Posted on February 03 2016
BY MARSHALL BISSETT
When George “Chappie” Chapman died at the age of 96 at his home in North Carolina, the angling world lost a considerable treasure. A familiar figure on the fly tying circuit, George would dispense good cheer and enthusiasm as he tied his signature poppers and other saltwater specialties. Well into his nineties, George refused to allow physical challenges to spoil a good day on the water.
After a thirty year career in the Navy, George and his wife Mary settled into Woodland Hills, CA where they became a fixture in the local fly fishing scene rarely missing a show, a Club meeting or any opportunity to be of service especially to newcomers to the sport. Their signature old school charm and elegance cast them as parental role models to the next generation. No environmental or educational challenge was too big for George who knew only one way to get things done – full speed ahead into the thick of it. It could be cleaning up Piru Creek, restoring the self-esteem of prisoners newly released from jail or creating a new fly pattern, George’s energy was infectious and irresistible. Angler and celebrity caster Lefty Kreh said, “Chappie was a great friend, not just to me but to all fly fishermen.”
For over twenty years he and Mary played host to the celebrity anglers who spoke on the local Club circuit. No visit was complete without a guided tour of George’s exhaustive angling library. It was impossible to name an edition that he had not already acquired, usually signed and hot off the press. His daughter Catherine remembers when, “My mother and brother Thomas became the best book finders – in the days before Amazon or Google.” Not only a book collector, George was an avid reader with a profound knowledge of the history and relevance of fly fishing – his belief that it was an activity that fostered the better side of the human spirit was at the heart of all he did. His joy was to share that knowledge as freely as possible – George would never be the one to end a fishing discussion. Those lucky enough to have shared a boat or a beat with Chappie soon realized that, while the catching was important, it was only a starting point. Equally at home casting tiny dries on Hot Creek to hurling his monster poppers to schooling dorado in Baja, Chappie was always sure there was a better way to fool the species he loved so much.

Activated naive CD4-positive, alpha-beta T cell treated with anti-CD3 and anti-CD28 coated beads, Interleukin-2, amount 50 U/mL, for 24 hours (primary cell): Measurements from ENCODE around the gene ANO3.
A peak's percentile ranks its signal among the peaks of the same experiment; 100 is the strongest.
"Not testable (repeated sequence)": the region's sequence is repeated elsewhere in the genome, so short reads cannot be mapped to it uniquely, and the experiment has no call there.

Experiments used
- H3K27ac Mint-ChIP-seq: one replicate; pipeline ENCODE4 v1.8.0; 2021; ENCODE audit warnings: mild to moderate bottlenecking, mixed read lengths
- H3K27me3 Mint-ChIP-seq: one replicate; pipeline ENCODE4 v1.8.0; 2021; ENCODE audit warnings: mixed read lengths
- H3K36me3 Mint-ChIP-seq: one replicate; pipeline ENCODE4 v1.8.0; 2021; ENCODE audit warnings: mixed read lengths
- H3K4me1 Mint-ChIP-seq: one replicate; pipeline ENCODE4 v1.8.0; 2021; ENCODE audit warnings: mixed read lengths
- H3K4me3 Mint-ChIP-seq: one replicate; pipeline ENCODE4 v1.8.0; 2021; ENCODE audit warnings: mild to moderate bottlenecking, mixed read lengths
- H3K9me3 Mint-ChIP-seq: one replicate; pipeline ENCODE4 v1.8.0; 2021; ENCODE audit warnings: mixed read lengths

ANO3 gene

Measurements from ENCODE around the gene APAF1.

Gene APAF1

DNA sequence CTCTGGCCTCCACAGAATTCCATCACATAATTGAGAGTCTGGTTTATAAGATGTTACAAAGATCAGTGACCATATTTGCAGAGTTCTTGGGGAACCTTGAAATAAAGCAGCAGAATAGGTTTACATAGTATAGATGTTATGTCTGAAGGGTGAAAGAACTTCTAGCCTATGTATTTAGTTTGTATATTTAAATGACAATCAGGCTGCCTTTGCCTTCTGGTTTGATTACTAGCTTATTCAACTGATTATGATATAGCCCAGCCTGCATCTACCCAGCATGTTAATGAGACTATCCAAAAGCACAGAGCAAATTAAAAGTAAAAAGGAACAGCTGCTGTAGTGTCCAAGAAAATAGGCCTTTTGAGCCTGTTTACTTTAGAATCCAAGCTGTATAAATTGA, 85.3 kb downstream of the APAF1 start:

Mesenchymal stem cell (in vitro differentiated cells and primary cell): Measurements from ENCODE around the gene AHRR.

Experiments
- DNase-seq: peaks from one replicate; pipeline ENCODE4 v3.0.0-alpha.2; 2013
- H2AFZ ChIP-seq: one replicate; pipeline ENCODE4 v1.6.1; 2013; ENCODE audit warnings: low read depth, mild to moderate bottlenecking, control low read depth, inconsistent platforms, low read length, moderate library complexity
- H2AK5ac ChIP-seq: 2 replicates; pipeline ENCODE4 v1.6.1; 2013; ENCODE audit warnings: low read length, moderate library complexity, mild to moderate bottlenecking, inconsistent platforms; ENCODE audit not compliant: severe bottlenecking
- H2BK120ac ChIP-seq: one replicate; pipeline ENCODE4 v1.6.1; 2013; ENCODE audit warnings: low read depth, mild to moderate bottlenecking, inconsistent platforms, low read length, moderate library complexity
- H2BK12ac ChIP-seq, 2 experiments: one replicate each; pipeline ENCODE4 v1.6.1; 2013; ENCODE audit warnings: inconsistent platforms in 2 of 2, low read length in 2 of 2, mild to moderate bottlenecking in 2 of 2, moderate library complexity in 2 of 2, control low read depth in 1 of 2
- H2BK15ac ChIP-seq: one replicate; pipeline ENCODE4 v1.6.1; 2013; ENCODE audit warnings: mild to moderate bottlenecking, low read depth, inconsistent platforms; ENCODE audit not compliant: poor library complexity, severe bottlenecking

Tributes have poured in from his many friends on the professional fly fishing circuit. Renowned fly tier Dave Hughes said, “Like everybody else, I loved Chappie, and like everybody else, I had good reasons: he was a great and lovable character.” East Coaster Joe Humphreys added, “He wasn’t just a great fly tier and fisherman, but a very worldly guy. I will miss my great friend.”
He will be especially missed by Ben Furimsky who invited to Chappie to tie at his shows, “Chappie was one of the nicest and most willing to teach fly tiers we have had at the Fly Fishing Show. He was always excited and passionate about the sport of fly fishing and always loved to share his enthusiasm as well as continue to learn himself. He was a family member to all of us.”
Old friend and fellow angler Gary Borger wrote this haiku in commemoration of George.
Set among his books
A man’s life extraordinaire
My friend, loved by all